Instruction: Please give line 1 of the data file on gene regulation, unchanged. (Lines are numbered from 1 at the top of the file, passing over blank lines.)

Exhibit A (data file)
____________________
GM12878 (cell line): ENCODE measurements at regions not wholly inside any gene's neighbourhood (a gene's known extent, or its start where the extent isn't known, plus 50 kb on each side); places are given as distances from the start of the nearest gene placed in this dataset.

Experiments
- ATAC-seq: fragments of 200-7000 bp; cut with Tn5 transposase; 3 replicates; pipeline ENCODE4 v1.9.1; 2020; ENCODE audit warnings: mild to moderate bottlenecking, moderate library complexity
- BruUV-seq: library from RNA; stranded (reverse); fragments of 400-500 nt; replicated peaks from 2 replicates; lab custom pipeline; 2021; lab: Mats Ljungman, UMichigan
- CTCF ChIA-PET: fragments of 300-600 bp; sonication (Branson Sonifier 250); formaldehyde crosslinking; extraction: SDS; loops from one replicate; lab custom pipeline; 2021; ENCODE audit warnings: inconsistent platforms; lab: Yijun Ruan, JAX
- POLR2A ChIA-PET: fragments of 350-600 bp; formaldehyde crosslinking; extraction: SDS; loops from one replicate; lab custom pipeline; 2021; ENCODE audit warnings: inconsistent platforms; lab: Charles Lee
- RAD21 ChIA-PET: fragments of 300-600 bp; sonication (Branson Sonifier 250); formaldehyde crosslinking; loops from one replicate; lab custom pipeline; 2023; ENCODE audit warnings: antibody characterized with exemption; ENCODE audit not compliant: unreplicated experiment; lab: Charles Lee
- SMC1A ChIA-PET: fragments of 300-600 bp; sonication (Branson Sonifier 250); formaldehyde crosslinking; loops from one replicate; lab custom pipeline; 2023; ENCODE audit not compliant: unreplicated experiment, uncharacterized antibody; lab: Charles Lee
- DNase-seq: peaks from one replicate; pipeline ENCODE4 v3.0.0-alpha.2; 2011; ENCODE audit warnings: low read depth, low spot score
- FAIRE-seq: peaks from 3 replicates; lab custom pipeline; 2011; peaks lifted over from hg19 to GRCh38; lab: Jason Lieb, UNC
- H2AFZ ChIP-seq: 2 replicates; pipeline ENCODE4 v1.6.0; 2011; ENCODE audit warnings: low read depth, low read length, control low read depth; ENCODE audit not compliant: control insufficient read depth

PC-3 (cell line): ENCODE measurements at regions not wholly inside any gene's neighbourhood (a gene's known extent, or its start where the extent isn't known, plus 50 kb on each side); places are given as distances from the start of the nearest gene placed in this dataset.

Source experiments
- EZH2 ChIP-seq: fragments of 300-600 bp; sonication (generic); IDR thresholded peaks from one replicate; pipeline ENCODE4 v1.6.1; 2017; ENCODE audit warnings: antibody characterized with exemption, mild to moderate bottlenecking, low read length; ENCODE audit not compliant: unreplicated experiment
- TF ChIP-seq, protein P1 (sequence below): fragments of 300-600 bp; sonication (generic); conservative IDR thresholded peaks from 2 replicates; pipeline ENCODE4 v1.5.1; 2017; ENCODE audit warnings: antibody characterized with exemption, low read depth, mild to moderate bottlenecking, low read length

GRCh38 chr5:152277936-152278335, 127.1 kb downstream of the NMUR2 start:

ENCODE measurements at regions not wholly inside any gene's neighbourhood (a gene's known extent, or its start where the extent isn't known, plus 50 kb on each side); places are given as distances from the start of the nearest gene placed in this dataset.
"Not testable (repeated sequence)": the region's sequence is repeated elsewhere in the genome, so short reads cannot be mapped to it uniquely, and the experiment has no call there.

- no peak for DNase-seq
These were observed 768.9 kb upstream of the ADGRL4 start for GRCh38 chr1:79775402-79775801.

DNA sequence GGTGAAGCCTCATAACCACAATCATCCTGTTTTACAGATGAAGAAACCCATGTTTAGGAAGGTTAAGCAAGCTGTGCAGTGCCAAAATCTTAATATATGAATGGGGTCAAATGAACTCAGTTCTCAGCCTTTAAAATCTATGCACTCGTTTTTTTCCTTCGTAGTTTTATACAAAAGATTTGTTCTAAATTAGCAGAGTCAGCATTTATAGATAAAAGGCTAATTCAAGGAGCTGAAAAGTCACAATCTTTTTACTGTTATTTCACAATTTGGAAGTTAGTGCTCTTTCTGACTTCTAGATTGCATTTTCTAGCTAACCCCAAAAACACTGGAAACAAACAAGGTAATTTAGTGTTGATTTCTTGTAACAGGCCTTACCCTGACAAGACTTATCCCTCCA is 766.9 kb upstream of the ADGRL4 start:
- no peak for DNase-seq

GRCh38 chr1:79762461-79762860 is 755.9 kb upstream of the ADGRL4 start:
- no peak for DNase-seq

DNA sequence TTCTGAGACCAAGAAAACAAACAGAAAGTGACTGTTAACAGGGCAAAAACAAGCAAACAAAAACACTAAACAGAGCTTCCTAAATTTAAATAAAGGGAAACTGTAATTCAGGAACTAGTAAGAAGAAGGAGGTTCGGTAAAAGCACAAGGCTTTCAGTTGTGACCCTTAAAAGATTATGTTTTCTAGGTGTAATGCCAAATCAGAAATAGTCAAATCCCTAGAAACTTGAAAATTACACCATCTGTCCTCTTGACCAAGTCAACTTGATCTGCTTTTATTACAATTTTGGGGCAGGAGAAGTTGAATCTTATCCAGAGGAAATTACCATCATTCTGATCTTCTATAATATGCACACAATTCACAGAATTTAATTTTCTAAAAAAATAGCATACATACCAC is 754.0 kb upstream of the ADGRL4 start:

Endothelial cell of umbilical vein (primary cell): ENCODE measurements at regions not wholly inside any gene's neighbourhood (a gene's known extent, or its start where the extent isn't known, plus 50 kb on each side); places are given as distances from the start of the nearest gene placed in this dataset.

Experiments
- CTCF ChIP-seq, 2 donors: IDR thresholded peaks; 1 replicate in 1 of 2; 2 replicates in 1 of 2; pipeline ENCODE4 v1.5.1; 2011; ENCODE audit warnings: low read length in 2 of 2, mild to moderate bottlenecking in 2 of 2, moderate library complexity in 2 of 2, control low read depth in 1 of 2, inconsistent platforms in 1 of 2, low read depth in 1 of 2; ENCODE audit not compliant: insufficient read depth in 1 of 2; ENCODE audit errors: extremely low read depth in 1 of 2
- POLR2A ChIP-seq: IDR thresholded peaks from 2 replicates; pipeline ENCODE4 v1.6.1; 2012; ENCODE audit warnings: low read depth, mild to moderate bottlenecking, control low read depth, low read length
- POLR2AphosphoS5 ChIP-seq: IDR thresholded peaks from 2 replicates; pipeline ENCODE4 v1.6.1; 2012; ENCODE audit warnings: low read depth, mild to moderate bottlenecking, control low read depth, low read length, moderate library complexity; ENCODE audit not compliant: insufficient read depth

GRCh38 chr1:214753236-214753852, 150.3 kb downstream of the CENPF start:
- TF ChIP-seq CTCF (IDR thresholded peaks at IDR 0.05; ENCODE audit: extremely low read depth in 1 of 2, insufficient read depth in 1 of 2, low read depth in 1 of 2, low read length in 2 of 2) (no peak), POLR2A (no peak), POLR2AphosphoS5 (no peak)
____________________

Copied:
GM12878 (cell line): ENCODE measurements at regions not wholly inside any gene's neighbourhood (a gene's known extent, or its start where the extent isn't known, plus 50 kb on each side); places are given as distances from the start of the nearest gene placed in this dataset.